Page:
Voice of America | Jessica BermanPhoto: Damon Brown sits with his wife, Bethany, as they hold their sons Theo, 3, left, and Julian, 5, at their home in Seattle. Damon Brown found a kidney on Facebook after telling his story on a special page the Seattle dad created under the name, “Damon Kidney
On May 1, the social networking site Facebook launched a project to put people willing to donate a kidney in touch with those in need of a kidney transplant. Members who want to donate a kidney were urged to post a status update indicating that. Many experts say the move could increase the supply of donated kidneys, but they point to ethical and medical concerns.
In the United States alone, there are an estimated 114,000 people waiting for an organ transplant. The vast majority are seeking a kidney, either from a live donor - since we each have two kidneys - or someone who had agreed to donate their organs after death. Every day, 18 people in the U.S. die, waiting for a kidney to become available.
So, Facebook has begun encouraging its U.S. members who want to donate a kidney to declare their desire to do so on their page. With the number of Facebook members approaching one billion worldwide, some transplant specialists are excited that the initiative could dramatically increase the supply of live donor kidneys.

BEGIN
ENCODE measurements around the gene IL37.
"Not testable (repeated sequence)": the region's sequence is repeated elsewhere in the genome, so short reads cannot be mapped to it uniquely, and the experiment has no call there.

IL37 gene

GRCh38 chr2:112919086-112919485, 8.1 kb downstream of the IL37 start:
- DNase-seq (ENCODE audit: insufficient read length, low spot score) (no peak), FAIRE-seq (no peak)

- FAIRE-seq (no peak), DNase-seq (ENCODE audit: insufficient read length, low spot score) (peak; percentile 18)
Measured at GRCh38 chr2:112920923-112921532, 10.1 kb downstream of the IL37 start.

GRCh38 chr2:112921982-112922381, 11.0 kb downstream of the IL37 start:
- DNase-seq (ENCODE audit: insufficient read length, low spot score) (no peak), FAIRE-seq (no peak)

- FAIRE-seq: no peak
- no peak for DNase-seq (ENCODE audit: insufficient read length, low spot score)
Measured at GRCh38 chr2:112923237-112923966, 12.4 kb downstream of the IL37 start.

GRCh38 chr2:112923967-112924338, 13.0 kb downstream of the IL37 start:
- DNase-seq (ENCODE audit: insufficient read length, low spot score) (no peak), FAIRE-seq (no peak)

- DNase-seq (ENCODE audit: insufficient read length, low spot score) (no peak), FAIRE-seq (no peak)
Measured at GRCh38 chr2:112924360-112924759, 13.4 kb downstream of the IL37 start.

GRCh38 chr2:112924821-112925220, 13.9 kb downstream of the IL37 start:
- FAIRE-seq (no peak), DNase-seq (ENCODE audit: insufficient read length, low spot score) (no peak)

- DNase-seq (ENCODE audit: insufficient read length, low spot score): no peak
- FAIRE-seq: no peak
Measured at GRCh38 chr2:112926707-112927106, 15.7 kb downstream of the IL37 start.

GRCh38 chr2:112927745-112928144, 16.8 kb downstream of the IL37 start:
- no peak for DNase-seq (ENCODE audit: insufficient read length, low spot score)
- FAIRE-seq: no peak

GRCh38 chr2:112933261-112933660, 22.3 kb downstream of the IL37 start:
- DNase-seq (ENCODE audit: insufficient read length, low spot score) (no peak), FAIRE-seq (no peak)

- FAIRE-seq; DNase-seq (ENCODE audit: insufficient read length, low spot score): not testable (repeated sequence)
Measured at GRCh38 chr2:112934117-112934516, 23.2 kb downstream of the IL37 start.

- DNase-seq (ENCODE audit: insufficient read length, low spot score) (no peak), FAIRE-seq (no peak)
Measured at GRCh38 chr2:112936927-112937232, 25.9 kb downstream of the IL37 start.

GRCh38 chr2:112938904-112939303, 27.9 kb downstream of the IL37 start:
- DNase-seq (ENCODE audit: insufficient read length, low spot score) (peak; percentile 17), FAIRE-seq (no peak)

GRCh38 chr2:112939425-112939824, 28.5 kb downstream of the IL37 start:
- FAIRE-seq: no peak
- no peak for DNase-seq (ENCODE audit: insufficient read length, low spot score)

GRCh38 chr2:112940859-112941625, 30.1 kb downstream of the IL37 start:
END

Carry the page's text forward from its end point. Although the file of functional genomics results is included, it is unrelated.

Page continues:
In an interview on Skype, David Fleming of Donate Life America, a Richmond, Virginia-based organization dedicated to encouraging people to donate their organs for transplant, said declaring a decision to become an organ donor on Facebook is an opportunity to save a life.
"I think it's rare in our lives here on this Earth that we have an opportunity to do something, that is going to impact, save or heal someone's life or restore sight," Fleming noted. "And what an incredible way to leave this world is to be able to offer someone else a chance at a second life, to be able to have children or get married or see their children graduate from high school or college. It's just an incredible, selfless act of kindness."
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